But actually, there’s some things that you might not necessarily need to change. So that kind of links up as well to understanding the data and making sure that you are actually tracking what is still working, what is still engaging people versus what might have dropped off and is no longer really resonating with your audience.
David: For a lot of people, of course, it’s all about the content production. And then you know, when you publish the piece that feels like the end of it, and you know, what Dice was saying about having someone whose job it is to go back and check.
One of the things that can be really interesting that you might have a perspective on is, obviously Turtl is a format that you can keep changing stuff live, after you’ve published it. And I’m kind of interested, do people actually go back and do that? Or do they have this attitude that once it’s done, it’s done and they’re on to the next thing?
Kate: Yes, people definitely go back and change and update and tweak their content. It’s something that we really encourage our customers to do. And it’s something where they’ve never really had access to the data to be able to do that in a meaningful way. So it’s pretty exciting, because it gives you a new way of working where instead of, you know, we like to think about the kind of old school publication mindset versus this more evergreen mindset.
And it actually changes the way you think about content all the way from when you’re creating it down to when you publish it, because if you publish it with the idea that you can go back and update it in mind, you’re going to have more, you know, it just informs how you actually write it, the kind of way that you write it, maybe in a way that you can either go back and regularly update it to keep it fresh, or just recognising it as like a pillar piece of content that you can create other things off the back of.
So what we see is people doing things like changing the order of the content, changing the title, trying out different tests, where they’ll run and see how different changes make an impact on readership and on the different pieces of the content that people engage with.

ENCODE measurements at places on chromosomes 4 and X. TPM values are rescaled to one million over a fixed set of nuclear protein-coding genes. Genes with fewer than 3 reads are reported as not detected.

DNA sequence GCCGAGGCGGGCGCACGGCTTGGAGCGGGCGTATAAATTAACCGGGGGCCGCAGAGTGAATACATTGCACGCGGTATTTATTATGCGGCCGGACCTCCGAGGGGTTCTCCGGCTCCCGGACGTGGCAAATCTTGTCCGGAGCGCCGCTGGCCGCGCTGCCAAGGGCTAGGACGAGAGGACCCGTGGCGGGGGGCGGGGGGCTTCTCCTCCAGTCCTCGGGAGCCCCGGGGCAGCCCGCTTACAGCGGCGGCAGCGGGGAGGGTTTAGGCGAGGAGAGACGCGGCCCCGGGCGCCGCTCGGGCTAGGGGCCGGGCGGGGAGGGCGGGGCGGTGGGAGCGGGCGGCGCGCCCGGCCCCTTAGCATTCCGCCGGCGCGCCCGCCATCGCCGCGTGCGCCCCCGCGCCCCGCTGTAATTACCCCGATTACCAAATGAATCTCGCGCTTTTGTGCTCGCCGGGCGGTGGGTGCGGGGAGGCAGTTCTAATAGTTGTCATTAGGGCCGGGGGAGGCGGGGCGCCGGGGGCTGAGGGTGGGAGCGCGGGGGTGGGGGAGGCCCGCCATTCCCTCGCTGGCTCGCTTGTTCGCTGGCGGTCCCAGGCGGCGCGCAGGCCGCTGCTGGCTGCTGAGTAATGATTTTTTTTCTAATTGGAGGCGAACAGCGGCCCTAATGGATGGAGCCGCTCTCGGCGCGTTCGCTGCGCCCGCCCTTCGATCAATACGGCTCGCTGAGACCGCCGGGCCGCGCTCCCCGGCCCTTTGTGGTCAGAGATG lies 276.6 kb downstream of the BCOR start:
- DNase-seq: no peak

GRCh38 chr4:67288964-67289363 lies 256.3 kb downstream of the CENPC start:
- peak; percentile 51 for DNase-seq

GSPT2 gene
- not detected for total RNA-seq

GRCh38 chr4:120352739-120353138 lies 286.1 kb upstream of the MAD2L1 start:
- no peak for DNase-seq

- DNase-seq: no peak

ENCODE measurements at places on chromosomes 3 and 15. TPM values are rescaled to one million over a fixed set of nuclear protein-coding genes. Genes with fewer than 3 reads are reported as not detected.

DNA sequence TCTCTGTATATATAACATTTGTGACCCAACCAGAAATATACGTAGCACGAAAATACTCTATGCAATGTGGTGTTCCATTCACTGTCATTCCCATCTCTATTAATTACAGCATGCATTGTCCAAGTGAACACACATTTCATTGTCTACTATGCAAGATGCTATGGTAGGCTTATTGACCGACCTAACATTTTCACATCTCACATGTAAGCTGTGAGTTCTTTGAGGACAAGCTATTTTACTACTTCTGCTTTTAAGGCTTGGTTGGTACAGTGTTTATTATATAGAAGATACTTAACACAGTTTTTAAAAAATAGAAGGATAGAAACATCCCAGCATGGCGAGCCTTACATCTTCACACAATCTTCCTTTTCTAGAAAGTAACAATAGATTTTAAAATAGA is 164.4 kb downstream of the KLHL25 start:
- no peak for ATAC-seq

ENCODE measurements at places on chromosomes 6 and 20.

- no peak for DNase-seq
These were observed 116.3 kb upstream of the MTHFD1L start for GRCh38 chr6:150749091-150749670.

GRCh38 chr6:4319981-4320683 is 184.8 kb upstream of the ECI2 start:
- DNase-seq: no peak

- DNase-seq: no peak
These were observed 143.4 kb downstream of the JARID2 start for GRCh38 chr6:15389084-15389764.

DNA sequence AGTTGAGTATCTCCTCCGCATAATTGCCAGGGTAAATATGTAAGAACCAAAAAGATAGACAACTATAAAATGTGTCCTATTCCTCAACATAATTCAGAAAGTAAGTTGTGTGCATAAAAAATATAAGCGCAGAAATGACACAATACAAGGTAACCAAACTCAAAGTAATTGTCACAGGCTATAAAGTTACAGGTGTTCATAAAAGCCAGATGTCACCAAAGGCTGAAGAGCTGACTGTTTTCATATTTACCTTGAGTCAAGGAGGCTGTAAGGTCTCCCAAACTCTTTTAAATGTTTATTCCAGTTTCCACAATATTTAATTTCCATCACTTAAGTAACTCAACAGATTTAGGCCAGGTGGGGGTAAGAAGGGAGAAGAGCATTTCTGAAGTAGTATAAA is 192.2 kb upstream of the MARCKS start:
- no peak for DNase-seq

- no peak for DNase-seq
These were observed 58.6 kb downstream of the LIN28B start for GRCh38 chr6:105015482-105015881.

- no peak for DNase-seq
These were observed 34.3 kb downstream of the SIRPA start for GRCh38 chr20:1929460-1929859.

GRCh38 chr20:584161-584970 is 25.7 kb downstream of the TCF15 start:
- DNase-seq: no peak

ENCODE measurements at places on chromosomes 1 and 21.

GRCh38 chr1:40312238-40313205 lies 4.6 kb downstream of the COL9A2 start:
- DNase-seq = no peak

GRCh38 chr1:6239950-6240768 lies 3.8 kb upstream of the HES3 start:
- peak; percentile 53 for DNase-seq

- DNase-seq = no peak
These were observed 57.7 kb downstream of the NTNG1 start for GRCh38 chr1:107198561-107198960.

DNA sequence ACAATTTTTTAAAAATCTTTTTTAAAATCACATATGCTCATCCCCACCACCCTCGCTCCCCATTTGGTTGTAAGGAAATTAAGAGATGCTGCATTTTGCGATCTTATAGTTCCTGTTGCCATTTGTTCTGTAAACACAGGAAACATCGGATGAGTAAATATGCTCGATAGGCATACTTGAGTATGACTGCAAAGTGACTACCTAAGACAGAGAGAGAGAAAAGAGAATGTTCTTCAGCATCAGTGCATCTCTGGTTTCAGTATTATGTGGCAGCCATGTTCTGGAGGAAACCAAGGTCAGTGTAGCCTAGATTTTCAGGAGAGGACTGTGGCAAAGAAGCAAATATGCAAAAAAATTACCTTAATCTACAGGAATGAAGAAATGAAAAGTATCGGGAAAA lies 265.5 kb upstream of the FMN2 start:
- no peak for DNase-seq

And even things like images, you know, you can really get as granular as you want to with testing things out. But one of the things we really like to talk about is this evergreen strategy, and how can you actually repurpose the content you already have and make the most of it?
David: Yeah, I think that’s probably a whole different podcast there. But that change in mindset from publication and done, to “this is a thing that’s live and your contents a thing that you have to keep working on”. I think some people… “I’ve not got time to write the stuff that I’ve got to write now, let alone keep it up to date!” But, you know, that’s absolutely the case that now that we’re in the digital world, there’s no reason for it to be one and done, I guess.
Kate: Yeah, exactly. Now it’s time to hear our copywriting tip of the month. So it’s from a Junior Copywriter at Radix, Claire Goodfellow.
Claire Goodfellow: Hi, I’m Claire, a Junior Copywriter at Radix. And my favourite copywriting tip is to use fewer words. Read over your sentences and ask yourself, can I say the same thing in less words? The chances are that if you can, it will make your writing clearer, more readable, and more concise.
Kate: Thanks, Claire. I love that tip. Brevity is so important. And it’s really great advice that I’ll pass along to my team as well.
David: I’m sorry to say that it’s all we have time for this episode – already! Kate, please would you thank this month’s contributors.
Kate: I would love to so thank you to Chelsea for such an awesome question. And of course, to Dice for answering it with help from Sarah and Amy, and thanks to Claire for the great copywriting tip.
David: And thank you, Kate, you’ve been an excellent co-host. It’s like you do this all the time. I hope it hasn’t been too painful.
Kate: Not too painful, no. Thanks so much for having me. I really enjoyed it and learned a few great tips to take away as well.
David: Oh, thank you. It’s great to have you here. Listener, remember it could be your question we answer in a future episode. If you have a question for B2BQ&A to answer email a voice memo to email@example.com. Or find us on social media.
I’ll see you next month for another B2BQ&A when we will try to answer the question: how do you measure content quality? Until then, make good content and remember, do one thing every day that scares you. BOO! There; there’s today’s. You’re welcome.
Kate and David: Goodbye!